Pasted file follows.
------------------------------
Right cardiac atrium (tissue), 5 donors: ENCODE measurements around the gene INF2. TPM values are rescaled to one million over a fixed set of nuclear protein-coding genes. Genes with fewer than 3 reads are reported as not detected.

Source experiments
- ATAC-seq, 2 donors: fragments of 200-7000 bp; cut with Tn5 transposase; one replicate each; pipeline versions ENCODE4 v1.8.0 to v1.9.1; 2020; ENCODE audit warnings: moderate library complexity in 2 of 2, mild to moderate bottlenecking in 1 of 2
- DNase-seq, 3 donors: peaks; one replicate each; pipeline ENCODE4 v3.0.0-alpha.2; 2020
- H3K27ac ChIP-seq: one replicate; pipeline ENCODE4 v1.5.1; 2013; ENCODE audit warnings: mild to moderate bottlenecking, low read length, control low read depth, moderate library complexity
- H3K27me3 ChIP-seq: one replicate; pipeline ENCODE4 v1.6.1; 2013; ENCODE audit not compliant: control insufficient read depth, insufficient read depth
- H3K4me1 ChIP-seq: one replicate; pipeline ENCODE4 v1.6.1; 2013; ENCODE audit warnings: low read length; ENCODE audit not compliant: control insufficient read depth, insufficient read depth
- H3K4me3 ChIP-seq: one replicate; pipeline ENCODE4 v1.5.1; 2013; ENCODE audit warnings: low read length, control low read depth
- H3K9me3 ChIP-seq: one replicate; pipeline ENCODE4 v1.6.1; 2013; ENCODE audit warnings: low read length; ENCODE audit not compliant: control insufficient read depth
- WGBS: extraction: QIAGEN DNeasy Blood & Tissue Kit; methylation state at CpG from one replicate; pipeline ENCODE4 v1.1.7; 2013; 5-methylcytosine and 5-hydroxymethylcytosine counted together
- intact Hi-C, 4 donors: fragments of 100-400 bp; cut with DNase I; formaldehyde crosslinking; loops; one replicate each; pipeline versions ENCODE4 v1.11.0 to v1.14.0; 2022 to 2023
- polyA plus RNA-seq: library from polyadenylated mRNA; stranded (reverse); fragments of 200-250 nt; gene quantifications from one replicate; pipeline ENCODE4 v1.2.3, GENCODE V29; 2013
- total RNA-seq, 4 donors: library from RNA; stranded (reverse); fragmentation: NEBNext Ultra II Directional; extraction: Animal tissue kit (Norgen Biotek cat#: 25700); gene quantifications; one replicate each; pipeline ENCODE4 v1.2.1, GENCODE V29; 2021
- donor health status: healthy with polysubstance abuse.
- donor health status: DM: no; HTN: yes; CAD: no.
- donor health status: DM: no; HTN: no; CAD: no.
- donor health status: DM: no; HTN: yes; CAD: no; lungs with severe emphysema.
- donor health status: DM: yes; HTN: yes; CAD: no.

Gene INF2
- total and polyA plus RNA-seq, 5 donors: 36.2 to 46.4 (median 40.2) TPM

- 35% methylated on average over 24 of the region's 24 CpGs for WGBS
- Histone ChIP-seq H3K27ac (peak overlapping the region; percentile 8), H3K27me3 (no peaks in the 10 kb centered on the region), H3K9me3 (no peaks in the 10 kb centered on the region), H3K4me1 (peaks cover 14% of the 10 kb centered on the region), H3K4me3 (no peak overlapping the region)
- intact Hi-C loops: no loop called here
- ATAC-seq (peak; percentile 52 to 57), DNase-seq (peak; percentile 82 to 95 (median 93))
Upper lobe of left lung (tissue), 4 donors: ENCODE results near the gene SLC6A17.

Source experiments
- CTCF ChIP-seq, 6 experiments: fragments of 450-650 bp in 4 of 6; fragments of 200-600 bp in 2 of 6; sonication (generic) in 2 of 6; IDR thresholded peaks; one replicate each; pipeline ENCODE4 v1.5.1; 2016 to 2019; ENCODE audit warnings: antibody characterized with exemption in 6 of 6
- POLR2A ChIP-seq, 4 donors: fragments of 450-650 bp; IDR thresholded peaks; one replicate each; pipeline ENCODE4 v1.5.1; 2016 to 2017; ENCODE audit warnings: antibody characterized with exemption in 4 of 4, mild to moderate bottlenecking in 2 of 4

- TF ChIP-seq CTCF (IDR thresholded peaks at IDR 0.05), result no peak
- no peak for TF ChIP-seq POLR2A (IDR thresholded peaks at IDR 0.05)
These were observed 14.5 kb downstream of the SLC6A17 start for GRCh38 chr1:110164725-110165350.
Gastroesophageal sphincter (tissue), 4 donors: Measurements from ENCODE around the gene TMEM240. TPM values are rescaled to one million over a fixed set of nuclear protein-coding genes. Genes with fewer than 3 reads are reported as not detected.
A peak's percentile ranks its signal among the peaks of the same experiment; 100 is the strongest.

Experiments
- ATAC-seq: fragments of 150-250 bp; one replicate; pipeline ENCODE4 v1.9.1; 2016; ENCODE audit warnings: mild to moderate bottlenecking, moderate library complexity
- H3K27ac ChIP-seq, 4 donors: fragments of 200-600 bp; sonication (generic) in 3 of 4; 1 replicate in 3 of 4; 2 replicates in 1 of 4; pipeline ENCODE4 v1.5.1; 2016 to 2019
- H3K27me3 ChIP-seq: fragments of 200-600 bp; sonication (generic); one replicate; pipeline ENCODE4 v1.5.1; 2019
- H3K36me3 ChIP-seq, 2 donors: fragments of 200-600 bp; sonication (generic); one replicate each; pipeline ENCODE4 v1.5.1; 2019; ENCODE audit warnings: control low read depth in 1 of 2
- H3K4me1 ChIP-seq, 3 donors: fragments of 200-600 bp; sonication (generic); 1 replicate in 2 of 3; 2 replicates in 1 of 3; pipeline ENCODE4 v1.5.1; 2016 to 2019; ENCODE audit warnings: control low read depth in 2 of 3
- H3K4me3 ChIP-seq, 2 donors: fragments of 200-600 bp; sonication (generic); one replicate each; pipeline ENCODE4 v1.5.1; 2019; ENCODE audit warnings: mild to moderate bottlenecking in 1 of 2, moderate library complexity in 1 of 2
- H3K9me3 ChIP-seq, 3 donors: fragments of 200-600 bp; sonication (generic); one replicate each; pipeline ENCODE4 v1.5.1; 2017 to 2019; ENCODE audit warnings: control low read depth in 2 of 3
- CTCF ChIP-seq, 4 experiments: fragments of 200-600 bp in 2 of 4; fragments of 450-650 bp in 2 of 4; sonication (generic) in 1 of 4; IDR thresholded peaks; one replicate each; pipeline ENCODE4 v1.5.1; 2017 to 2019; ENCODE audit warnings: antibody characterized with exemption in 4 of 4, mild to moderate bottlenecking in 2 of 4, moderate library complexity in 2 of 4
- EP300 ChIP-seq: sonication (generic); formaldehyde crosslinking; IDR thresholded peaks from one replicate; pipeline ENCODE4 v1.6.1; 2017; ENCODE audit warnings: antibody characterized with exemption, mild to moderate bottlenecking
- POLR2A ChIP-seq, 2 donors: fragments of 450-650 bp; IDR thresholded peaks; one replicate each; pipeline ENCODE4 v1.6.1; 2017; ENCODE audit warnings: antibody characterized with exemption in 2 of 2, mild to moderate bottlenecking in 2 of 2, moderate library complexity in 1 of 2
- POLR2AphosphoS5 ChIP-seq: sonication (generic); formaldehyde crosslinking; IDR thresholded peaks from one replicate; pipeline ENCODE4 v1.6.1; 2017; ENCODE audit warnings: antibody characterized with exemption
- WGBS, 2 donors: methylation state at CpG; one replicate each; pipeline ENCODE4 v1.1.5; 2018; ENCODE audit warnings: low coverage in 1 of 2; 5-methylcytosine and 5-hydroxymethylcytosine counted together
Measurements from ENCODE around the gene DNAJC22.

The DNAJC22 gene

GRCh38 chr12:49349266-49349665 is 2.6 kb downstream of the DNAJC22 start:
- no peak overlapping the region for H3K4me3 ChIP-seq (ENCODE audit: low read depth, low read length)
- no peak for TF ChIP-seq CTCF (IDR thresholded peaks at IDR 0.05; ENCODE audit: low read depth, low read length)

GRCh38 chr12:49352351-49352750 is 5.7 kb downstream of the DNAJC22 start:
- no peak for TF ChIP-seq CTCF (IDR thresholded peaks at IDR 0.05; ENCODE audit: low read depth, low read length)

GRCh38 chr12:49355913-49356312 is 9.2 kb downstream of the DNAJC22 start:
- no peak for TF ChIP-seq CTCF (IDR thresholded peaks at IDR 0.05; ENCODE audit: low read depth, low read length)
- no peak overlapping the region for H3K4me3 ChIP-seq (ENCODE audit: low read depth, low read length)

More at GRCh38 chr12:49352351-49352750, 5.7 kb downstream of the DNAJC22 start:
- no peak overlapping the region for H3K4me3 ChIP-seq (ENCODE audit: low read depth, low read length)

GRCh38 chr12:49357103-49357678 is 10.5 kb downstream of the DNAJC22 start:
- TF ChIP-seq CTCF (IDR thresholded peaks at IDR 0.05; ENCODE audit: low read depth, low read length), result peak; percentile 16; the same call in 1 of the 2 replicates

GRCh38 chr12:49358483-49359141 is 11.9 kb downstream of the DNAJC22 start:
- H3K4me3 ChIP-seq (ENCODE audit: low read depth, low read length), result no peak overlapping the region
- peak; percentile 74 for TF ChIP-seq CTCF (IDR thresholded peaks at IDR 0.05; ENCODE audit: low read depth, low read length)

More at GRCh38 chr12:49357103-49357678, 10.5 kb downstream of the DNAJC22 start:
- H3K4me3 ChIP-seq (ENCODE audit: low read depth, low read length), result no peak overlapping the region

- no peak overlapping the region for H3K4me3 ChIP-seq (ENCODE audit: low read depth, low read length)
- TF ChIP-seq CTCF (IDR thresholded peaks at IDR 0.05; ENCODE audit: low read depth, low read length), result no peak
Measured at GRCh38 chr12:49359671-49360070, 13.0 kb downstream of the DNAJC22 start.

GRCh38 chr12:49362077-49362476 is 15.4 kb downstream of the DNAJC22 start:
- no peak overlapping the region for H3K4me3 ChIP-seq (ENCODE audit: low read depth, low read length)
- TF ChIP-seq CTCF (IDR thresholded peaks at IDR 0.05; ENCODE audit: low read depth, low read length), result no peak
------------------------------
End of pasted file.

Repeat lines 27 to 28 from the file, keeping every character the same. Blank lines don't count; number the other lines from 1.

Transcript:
- CTCF ChIP-seq, 6 experiments: fragments of 450-650 bp in 4 of 6; fragments of 200-600 bp in 2 of 6; sonication (generic) in 2 of 6; IDR thresholded peaks; one replicate each; pipeline ENCODE4 v1.5.1; 2016 to 2019; ENCODE audit warnings: antibody characterized with exemption in 6 of 6
- POLR2A ChIP-seq, 4 donors: fragments of 450-650 bp; IDR thresholded peaks; one replicate each; pipeline ENCODE4 v1.5.1; 2016 to 2017; ENCODE audit warnings: antibody characterized with exemption in 4 of 4, mild to moderate bottlenecking in 2 of 4